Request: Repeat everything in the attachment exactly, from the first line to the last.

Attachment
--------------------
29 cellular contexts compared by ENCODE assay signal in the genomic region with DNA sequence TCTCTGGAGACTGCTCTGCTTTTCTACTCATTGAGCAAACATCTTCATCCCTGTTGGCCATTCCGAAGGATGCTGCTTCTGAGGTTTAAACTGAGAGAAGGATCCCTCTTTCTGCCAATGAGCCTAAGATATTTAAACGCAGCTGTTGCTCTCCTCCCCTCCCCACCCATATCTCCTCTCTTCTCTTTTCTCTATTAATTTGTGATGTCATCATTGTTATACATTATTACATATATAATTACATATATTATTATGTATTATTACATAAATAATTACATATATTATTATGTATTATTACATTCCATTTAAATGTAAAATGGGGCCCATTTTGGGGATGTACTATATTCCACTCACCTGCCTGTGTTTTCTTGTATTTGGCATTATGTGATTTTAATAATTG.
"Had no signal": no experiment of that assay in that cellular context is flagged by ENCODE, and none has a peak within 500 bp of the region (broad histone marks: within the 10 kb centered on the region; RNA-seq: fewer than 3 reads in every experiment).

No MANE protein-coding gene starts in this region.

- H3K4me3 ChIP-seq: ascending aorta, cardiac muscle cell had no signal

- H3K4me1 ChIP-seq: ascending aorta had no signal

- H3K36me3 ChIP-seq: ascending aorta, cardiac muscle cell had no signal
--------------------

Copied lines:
29 cellular contexts compared by ENCODE assay signal in the genomic region with DNA sequence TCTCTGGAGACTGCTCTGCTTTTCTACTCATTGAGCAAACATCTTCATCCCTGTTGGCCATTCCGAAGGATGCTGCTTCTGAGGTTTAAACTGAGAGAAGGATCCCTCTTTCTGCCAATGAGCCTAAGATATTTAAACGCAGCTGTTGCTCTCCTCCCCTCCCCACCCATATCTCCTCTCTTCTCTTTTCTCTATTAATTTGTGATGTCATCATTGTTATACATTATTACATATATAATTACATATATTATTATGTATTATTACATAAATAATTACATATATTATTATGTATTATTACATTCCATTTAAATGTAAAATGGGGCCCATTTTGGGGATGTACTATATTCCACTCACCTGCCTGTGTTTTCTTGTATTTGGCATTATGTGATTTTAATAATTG.
"Had no signal": no experiment of that assay in that cellular context is flagged by ENCODE, and none has a peak within 500 bp of the region (broad histone marks: within the 10 kb centered on the region; RNA-seq: fewer than 3 reads in every experiment).

No MANE protein-coding gene starts in this region.

- H3K4me3 ChIP-seq: ascending aorta, cardiac muscle cell had no signal

- H3K4me1 ChIP-seq: ascending aorta had no signal

- H3K36me3 ChIP-seq: ascending aorta, cardiac muscle cell had no signal